Thailand announces total ban on plastic waste imports by 2025 to “protect country”
19 Sep 2022 --- Thailand will enforce a total ban on plastic scrap imports by 2025 in a three-stage plan. The nation’s intention to stop accepting plastic waste from other countries has been discussed since 2020, according to natural resources and environment minister Varawut Silpa-archa, who has deemed the move necessary, saying “we need to protect our country.”
“Thailand must not be a dump site for plastic waste. By the end of the next three years, we will not allow any import of plastic scraps from around the world,” he says.
The ban is a part of a greater plastic reduction movement in Thailand, with other measures being set for the future.
It is unclear what effect a total ban on scrap plastic will have on the plastic packaging industry. How it will affect production and what cost it will bring, is still unknown. However, looking to other countries that have successfully banned plastic waste imports can give insight.
The three phases
The ban will not all be struck down at once but instead carried out in phases over three years, ending with a total ban in 2025.
The first phase will begin in 2023. Thailand will limit the amount of imported plastic scrap based on actual production capacities. They will measure the needs of 14 significant plants in free trade zones and restrict imports to only what they can use in production.
The second phase will only allow 50% of plastic debris imports, starting in 2024. Other imports to the waste plants outside of the free trade zones must be approved by the subcommittee on plastic and electronic waste management.
The third and final phase is a complete ban on all imports of plastic scraps in 2025.
“This [the three phases plan] is a significant step to make our country clean from plastic waste,” asserts Silpa-archa.
The subcommittee comprises stakeholders in the industrial sector that use raw materials, including plastic scrap dumped by other countries.
The panel has agreed that 14 plants located in free trade zones would be able to import plastic scrap until 2024 in two phases.
This ban is a part of a larger-scale project from the Department of Pollution Control in Thailand. They are set to draft a 2023 to 2027 plastic waste management plan, focusing on four key areas, including removing plastic waste from landfills for recycling by 2027.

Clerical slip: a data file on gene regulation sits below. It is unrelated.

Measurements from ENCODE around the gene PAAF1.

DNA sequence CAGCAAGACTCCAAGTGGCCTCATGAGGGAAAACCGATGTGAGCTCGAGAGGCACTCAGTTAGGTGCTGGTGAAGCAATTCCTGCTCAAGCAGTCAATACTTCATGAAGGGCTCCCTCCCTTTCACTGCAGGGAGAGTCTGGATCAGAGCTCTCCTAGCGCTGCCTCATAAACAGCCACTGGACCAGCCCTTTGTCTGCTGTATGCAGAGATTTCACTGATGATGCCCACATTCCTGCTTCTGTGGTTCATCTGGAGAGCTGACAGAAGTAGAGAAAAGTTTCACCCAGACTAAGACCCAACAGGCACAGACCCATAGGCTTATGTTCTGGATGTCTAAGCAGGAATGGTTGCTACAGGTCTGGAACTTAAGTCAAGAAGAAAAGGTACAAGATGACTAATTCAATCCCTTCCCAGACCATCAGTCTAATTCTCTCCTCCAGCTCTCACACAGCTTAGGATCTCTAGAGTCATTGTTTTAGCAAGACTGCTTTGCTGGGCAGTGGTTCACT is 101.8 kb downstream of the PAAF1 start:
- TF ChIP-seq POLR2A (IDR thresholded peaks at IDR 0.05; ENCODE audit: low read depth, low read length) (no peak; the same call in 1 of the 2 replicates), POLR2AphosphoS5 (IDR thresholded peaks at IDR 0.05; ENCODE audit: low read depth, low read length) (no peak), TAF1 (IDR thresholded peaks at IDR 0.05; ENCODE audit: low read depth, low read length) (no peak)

Silpa-archa claims that the country produces 24.98 million metric tons of household waste annually, and only 32% is managed correctly. Thailand has stated that it is committed to reducing the use of single-use plastic in the future.
“This is a significant step to make our country clean from plastic waste,” says Silpa-archa regarding the ban.
An international challenge
Turkey officially banned plastic waste imports in July 2021 due to discovering British recycling on beaches, roadsides, waterways and in illegal waste mountains. Yet, after only eight days of the ban being in place, it was revoked and replaced with regulations on only PE plastic imports from the UK instead.
Turkey saw an increase in packaging trash from Britain as a result of China’s previous ban on plastic scrap imports.
China banned foreign imports of 24 kinds of solid waste at the end of 2017. Before that, it was the largest importer of waste plastics, importing 100 million metric tons between 2000 and 2017. China decided on the ban due to increased industrialization and demand for raw materials growing, with the supply of domestic waste plastic materials not meeting market demand.
At the time of the ban, an estimated 111 million metric tons of plastic waste would be displaced by the new Chinese policy by 2030. The US rerouted most of its waste shipments from China to Southeast Asian nations such as Thailand, Vietnam and Malaysia. However, Thailand will no longer be on that list.
In January 2021, the EU banned the export of plastic waste from the EU to non-Organisation for Economic Co-operation and Development (OECD) countries, except for clean plastic waste for recycling. “The new rules should end the export of plastic waste to third countries that often do not have the capacity and standards to manage it sustainably,” stated the EU.
If more countries continue to ban plastic waste imports, it is unclear where the displaced trash will end up and what means should be taken to dispose of or reuse the plastic appropriately.
By Sabine Waldeck
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